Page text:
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Vol 18, No 1 (2023)
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Adult with uncorrected Tetralogy of Fallot, anomalous coronary artery origin, left ventricular non-compaction, atrial septal defect and recurrent right ventricular outflow tract stenosis

Filip Pawliczak12, Konrad Szymczyk3, Tomasz Moszura4, Marek Maciejewski1, Maciej Banach12, Agata Bielecka-Dąbrowa12
Folia Cardiologica 2023;18(1):38-41.


Advances in therapeutical possibilities for patients with complex congenital heart defects are unquestionable. Nonetheless, it is still probable to encounter unique challenges. The study presents a case of a symptomatic 25-year-old female patient with uncorrected Tetralogy of Fallot who has never been qualified for surgery due to an unusual constellation of cardiac congenital comorbidities: anomalous coronary artery origin and non-compaction of the left ventricle.


Folia Cardiologica 2023

vol. 18, no. 1, pages 38–41

DOI: 10.5603/FC.2023.0003

Copyright © 2023 Via Medica

ISSN 2353–7752

e-ISSN 2353–7760

Adult with uncorrected Tetralogy of Fallot, anomalous coronary artery origin, left ventricular non-compaction, atrial septal defect and recurrent right ventricular outflow tract stenosis

Dorosła z Tetralogią Fallota, anomalią odejścia tętnicy wieńcowej, niescaleniem lewej komory, ubytkiem w przegrodzie międzyprzedsionkowej i nawracającym zwężeniem w drodze odpływu prawej komory

Filip Pawliczak12Konrad Szymczyk3Tomasz Moszura4Marek Maciejewski1Maciej Banach12Agata Bielecka-Dąbrowa12
1Department of Cardiology and Congenital Diseases of Adults, Polish Mother’s Memorial Hospital Research Institute, Łódź, Poland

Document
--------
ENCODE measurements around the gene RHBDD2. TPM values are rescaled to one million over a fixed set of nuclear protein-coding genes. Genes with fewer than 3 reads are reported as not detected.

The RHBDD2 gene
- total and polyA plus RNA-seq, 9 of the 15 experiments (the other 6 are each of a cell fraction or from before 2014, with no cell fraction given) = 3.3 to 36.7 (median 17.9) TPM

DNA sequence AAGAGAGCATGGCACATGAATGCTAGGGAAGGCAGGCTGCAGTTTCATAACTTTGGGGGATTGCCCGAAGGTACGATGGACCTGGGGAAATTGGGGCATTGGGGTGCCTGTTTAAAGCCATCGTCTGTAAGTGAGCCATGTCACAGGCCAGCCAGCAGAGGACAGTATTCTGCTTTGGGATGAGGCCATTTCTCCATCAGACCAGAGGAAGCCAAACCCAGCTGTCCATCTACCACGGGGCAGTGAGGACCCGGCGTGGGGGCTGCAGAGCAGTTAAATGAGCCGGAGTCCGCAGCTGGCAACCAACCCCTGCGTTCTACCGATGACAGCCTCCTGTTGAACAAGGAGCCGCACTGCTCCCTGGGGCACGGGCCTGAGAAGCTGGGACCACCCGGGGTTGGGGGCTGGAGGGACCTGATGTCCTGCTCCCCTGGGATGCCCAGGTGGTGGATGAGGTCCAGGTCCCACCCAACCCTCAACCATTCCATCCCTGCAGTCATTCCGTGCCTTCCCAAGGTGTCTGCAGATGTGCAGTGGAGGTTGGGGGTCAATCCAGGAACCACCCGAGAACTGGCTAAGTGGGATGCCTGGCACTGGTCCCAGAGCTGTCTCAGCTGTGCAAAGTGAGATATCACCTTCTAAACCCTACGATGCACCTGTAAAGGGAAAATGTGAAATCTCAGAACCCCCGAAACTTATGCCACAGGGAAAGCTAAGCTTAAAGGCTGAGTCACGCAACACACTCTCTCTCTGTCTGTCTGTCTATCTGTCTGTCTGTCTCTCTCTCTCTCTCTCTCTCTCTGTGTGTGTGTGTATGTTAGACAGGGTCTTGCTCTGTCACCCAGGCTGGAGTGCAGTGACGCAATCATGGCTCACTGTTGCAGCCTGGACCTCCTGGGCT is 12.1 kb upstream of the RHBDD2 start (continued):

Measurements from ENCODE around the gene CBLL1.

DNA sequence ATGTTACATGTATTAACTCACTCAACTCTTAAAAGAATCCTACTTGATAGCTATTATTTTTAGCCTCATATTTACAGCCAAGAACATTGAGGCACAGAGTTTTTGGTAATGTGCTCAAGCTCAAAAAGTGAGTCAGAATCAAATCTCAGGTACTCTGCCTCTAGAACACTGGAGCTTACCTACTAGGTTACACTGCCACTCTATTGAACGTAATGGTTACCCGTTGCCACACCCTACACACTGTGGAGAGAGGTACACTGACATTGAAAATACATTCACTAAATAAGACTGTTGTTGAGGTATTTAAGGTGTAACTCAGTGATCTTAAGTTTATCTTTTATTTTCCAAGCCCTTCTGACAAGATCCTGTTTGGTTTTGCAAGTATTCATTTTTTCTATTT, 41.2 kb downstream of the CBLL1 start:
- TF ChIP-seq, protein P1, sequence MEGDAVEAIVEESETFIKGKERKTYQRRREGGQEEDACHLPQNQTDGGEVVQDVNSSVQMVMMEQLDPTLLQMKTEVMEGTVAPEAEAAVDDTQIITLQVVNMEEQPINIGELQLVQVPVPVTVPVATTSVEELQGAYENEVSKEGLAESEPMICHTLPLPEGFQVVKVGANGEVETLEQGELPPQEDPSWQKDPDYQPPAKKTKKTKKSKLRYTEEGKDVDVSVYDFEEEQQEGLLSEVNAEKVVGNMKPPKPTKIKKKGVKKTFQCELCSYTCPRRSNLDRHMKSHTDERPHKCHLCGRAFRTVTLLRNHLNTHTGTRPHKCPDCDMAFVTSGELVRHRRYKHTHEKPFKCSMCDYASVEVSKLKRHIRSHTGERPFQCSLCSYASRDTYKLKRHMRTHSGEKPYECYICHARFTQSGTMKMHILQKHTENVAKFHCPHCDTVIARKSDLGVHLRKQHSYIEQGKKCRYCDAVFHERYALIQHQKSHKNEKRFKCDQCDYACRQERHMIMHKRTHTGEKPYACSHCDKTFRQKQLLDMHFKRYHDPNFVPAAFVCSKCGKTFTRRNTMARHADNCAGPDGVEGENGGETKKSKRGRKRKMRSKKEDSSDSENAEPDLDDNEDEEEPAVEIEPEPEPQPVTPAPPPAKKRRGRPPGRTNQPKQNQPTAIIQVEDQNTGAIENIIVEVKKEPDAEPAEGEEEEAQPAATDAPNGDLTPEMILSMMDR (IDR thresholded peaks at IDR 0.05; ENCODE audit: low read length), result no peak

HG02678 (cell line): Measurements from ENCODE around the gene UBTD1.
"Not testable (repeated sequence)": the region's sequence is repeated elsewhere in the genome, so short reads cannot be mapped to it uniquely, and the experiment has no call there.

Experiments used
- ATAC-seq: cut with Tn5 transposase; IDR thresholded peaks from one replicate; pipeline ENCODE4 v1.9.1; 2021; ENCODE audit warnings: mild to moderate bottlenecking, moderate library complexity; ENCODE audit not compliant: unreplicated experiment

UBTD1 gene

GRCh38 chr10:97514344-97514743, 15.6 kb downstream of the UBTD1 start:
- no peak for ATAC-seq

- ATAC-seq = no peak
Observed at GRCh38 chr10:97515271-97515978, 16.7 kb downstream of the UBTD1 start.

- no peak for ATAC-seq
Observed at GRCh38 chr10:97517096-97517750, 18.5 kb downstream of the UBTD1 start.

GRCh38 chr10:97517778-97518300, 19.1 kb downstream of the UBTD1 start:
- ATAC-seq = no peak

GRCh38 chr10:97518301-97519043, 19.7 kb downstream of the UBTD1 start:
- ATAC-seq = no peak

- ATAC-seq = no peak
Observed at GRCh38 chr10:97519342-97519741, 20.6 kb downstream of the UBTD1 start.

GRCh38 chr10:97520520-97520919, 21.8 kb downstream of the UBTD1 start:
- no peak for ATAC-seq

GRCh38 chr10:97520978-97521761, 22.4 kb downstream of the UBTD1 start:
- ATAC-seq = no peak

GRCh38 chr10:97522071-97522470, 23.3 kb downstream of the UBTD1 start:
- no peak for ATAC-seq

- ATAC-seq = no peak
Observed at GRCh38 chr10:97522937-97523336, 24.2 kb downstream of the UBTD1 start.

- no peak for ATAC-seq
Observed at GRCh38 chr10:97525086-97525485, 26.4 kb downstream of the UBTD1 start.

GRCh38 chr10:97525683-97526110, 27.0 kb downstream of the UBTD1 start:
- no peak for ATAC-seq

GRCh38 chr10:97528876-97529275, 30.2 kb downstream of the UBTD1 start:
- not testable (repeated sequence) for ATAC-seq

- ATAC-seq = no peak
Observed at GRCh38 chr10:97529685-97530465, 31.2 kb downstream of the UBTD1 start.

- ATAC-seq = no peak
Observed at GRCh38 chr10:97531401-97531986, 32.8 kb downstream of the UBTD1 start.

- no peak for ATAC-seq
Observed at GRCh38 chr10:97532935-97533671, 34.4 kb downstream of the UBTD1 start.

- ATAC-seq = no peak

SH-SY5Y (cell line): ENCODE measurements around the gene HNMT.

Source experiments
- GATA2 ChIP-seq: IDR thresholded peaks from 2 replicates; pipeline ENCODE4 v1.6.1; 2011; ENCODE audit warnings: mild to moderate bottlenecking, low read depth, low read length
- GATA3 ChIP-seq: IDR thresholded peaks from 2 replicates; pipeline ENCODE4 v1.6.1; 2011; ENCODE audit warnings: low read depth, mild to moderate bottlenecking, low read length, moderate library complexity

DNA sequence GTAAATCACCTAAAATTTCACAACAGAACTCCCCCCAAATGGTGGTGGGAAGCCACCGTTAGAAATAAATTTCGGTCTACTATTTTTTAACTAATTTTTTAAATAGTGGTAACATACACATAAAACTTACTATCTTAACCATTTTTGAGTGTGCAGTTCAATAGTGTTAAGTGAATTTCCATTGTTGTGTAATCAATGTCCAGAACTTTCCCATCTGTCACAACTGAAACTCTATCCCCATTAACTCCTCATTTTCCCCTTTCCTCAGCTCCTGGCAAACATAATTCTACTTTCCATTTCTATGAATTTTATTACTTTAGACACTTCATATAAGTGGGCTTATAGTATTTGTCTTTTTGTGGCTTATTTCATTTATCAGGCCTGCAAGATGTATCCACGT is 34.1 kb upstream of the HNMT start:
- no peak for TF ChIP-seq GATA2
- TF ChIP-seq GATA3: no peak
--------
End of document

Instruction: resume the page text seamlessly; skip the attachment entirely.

2Department of Hypertension, Chair of Nephrology and Hypertension, Medical University of Lodz, Łódź, Poland
3Department of Radiology and Imaging Diagnostics, Medical University of Lodz, Łódź, Poland
4Department of Cardiology, Polish Mother’s Memorial Hospital Research Institute, Łódź, Poland

Address for correspondence: Filip Pawliczak MD, Klinika Kardiologii i Wad Wrodzonych Dorosłych, Instytut Centrum Zdrowia Matki Polki w Łodzi, ul. Rzgowska 281/289, 93–338 Łódź, Poland, e-mail: filip.pawliczak@gmail.com

This article is available in open access under Creative Common Attribution-Non-Commercial-No Derivatives 4.0 International (CC BY-NC-ND 4.0) license, allowing to download articles and share them with others as long as they credit the authors and the publisher, but without permission to change them in any way or use them commercially.

Advances in therapeutical possibilities for patients with complex congenital heart defects are unquestionable. Nonetheless, it is still probable to encounter unique challenges.
The study presents a case of a symptomatic 25-year-old female patient with uncorrected Tetralogy of Fallot who has never been qualified for surgery due to an unusual constellation of cardiac congenital comorbidities: anomalous coronary artery origin and non-compaction of the left ventricle.
Key words: Tetralogy of Fallot, anomalous coronary artery origin, non-compaction, uncorrected
Folia Cardiologica 2023; 18, 1: 38–41


Tetralogy of Fallot (ToF) is the most common complex cyanotic congenital heart defect observed in humans [1]. It contains ventricular septal defect (VSD), pulmonary stenosis, overriding aorta and right ventricular (RV) hypertrophy. Typically, it is diagnosed prenatally or soon after birth due to the quick presentation of desaturation and cyanosis. Proper diagnosis is usually followed by anatomical correction — the open-heart cardiac surgery as the natural history is linked with a bad prognosis. Untreated ToF results in progressive hypertrophy of the RV, increasing desaturation due to right-to-left shunt through the VSD and development of congestive heart failure (HF) [2].

Case report

The 25-year-old female patient with uncorrected ToF with a history of serial pulmonary balloon valvuloplasties providing temporary reduction of the RV overload was admitted to the study department due to exacerbation of the right-sided HF — up to New York Heart Association (NYHA) III class, central cyanosis and irregular heartbeat. According to previous data anomalous single coronary artery origin and non-compaction of the left ventricle (LV) were the main contraindications for repair surgery in extracorporeal circulation in early life. At the time of admission, the patient was cyanotic, with maximum oxygen saturation (SatO2) of 86% at rest while breathing room air, with blood pressure of 110/60 mm Hg and heart rate of 60 bpm. A loud systolic murmur was heard over the pulmonary valve and Erb’s point.